While I am not in love with the Phoenix, I have accepted the fact that it is a venue I must visit often as they have a tendency to book really solid acts. In fact, it’s probably housed a few of my favorite concerts ever (notably, Manic Street Preachers and James) When it’s not packed, the Phoenix is actually a pretty comfortable concert venue. When it’s packed, it highly diminishes the quality of the venue since there are not that many good sight lines to be had. It will be interesting to see how the Phoenix steps up their game now that the Danforth Music Hall has announced itself to be a player in the concert game.

Memorable shows
Manic Street Preachers
Flaming Lips
Hot Chip
Beautiful South

Venue/Bar Review: Melody Bar, Sep 19, Gladstone Hotel

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Toronto – The last time I was the Gladstone hotel, I was watching a friend on stage at Karaoke night. As a long-time member of a boy’s and then a men’s choir, he really could sing. This was evident a few bars in, when the Karaoke host cast him an approving nod. He then proceeded to sing into my eyes and point at me emphatically, maybe even a little seductively. I was quietly sitting in the middle of the room when all of a sudden I was thrust into the spotlight. The entire bar was gazing at me inquisitively during this rousing rendition of You Make Me Feel Like A Natural Woman.

Fast forward a few years and I’m back at the Gladstone Hotel, this time to celebrate the grand opening of the Melody Bar. The most apparent thing about the renovation is how upscale the place looks. It’s an eclectic mix of old-world class and new-world Toronto Life chic. The place is certainly more urban lounge than pub now. With local artistic influence everywhere, I can’t help but draw similarities between it and the Drake. Still, with the exception of the slightly crowded bar design, it’s a pretty sweet place to get your Queen West groove on.

Thankfully, Karaoke is still on the menu.

Venue Review: Wrongbar

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1279 Queen Street West
Toronto, ON M6K 1L4
(416) 516-8677

Toronto – Deep in the heart of Parkdale, amidst all the dollar stores and roti restaurants, lies the Wrongbar. A little bar that opened up a few years ago, the Wrongbar has slowly but surely been building up its reputation as a viable concert option and has found a niche as the go to venue for a lot of up and coming electronic/dance acts. I almost instantly liked the Wrongbar, primarily because it is easy for me to get to and also because on my walk home, I can stop by Poutini for a walk and eat poutine session. I am that simple. Let’s take a closer look.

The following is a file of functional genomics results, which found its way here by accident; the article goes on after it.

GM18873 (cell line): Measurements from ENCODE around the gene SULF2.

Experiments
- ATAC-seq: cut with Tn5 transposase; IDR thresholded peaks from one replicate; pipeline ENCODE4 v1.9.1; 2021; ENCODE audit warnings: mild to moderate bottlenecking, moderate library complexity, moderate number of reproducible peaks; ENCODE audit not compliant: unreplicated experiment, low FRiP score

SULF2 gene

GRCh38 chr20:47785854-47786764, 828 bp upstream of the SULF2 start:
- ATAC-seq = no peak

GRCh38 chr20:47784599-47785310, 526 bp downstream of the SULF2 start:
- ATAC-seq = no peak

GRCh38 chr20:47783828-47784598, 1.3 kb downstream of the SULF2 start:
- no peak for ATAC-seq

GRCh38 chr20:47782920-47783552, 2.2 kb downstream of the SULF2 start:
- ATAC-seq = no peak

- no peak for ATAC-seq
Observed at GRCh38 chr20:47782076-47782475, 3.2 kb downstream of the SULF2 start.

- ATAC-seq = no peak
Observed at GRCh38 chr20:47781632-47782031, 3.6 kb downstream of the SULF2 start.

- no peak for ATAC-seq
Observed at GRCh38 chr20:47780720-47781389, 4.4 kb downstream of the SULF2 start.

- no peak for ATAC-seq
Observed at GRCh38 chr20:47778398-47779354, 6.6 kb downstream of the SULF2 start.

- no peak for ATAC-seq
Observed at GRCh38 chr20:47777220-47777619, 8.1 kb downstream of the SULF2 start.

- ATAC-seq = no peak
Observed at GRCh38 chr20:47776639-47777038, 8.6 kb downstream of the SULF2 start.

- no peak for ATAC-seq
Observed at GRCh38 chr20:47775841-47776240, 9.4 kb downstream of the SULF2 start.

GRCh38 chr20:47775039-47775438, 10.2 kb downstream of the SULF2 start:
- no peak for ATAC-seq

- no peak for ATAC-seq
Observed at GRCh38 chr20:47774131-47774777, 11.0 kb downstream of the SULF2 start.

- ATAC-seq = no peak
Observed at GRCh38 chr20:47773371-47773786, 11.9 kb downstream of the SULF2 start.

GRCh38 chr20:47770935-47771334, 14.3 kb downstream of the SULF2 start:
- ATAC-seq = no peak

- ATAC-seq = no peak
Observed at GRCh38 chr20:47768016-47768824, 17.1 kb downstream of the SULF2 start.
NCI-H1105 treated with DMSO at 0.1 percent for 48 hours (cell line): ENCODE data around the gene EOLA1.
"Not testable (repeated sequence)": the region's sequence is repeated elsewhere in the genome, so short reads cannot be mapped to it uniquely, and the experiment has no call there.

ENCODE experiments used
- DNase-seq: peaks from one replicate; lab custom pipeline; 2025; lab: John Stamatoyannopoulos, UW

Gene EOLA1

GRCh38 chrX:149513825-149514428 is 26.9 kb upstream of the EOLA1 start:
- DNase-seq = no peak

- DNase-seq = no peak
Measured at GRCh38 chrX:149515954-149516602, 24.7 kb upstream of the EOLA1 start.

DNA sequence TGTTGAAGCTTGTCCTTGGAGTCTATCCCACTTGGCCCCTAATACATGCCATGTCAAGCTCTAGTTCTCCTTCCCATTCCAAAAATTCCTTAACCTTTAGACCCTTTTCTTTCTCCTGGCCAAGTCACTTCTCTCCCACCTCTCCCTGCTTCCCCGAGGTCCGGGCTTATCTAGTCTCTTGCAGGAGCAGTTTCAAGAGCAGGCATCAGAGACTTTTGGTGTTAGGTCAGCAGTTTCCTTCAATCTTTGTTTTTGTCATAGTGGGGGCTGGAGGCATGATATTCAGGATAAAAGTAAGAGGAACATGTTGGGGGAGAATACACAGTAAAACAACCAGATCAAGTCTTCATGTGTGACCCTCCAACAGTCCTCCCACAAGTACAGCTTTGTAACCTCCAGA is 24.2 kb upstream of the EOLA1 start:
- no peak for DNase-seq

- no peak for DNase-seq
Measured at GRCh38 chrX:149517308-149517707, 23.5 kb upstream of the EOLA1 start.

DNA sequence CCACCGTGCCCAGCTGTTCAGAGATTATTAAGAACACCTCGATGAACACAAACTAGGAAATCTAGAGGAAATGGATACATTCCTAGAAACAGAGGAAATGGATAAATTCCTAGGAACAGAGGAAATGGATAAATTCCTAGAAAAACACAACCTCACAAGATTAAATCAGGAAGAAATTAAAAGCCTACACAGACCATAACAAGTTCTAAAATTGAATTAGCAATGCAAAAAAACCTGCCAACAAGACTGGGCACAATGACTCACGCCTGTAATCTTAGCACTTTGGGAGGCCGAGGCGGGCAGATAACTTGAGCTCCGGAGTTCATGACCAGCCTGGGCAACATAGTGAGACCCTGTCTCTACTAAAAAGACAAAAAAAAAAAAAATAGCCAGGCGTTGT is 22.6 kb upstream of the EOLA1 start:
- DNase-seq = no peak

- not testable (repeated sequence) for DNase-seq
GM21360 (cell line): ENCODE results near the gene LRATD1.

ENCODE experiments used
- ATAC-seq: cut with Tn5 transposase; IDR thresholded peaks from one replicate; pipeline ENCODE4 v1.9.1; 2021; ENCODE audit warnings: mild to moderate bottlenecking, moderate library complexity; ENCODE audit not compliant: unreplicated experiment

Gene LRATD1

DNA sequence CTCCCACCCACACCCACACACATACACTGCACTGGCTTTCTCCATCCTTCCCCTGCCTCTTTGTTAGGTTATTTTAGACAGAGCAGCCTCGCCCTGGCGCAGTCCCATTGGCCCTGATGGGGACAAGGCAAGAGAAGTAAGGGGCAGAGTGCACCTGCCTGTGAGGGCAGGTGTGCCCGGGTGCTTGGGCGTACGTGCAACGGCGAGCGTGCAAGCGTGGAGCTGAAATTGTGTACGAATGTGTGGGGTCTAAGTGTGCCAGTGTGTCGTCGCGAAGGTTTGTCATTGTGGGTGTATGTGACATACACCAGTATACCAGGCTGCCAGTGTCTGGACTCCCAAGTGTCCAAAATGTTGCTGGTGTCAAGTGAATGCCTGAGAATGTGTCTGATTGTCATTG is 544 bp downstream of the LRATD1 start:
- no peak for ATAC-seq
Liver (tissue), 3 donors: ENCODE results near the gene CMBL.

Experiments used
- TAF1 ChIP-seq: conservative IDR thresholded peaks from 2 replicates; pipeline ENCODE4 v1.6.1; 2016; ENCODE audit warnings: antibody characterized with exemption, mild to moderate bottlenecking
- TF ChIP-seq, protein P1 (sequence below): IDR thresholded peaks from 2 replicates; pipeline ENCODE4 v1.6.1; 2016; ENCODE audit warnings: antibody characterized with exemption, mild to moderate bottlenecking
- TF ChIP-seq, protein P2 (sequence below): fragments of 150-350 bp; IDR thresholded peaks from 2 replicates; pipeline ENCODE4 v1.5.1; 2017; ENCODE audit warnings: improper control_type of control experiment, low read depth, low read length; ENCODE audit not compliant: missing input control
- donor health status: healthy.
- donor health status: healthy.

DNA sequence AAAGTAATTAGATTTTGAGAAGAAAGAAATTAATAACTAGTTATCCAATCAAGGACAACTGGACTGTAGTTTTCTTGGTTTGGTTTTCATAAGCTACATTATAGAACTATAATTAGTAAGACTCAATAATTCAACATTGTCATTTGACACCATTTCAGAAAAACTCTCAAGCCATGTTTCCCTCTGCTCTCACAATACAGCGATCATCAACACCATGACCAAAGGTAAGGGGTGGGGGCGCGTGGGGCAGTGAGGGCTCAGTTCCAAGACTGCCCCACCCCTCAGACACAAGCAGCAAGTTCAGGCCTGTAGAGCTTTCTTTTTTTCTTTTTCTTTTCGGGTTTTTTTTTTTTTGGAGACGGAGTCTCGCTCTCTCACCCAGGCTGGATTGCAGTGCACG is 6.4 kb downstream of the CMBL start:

Formerly known as Dragonfly, the Wrongbar is the product of Nav Sangha and Chris Harper, two well-connected DJ’s in the Toronto scene. Nav Sangha also owns Play De Record on Yonge Street. The Wrongbar made its official debut in February 2008 and has seen its popularity grow since. The capacity of the Wrongbar is 208 and the bar recently applied to expand its capacity to 300, in honor of Gerard Butler’s movie. However, this application was met with much resistence and I don’t know how that turned out.


I consider the Wrongbar to be a smaller venue, along the likes of the Horseshoe Tavern. It’s a venue best suited for new and upcoming bands that have developed an overzealous fan base. There are two bars, one at the front near the door, and one at the back near the the stage. They serve a variety of beers including Parkdale staples PBR and Red Stripe. There are a few beers on tap as well and it’s fairly standard drink prices. I like the fact that the two bars are located at opposite ends of the venue, making for easy access. There is a slightly elevated area on the left hand side of the venue which has some random stools and couches that you can sit on if you wish. The main standing concert area is long and narrow which can feel a bit tight at sold out shows. There are also some lights on top of the stage for a very minor light show. The area near the entrance has some tables and seating for those people who like to view concerts from afar.


The stage at the Wrongbar is elevated perhaps a foot off the floor, so sight lines at the Wrongbar can get tricky if you are standing in the main area and there is a bunch of tall people and the singer is short. However, the elevated area on the left side provides for an excellent viewing experience if you are lucky/early enough to stand near the rails. Because the Wrongbar is kind of small, you generally get a good view of the stage if you arrive early at a show or you are a jackass and have no qualms about pushing your way to the front. If you arrive late at a sold out show, then you may be in tough luck.


I like the Wrongbar. It’s found a nice niche for itself by having a lot of hyped up indie electro bands play their venue and it has a good sound system from what I can remember. Despite the fact that it is in Parkdale, the frequency of the Dufferin bus makes it easy for people coming from the North to get to and there are plenty of decent pre and post food/drinking options. The sight lines are generally what you expect from a small venue but the elevated area on the left hand side makes it a notch above. Check out a show there sometime.

Memorable Shows

Yacht, March 2010
Matt & Kim, NXNE 2009
Little Boots, Sept 2009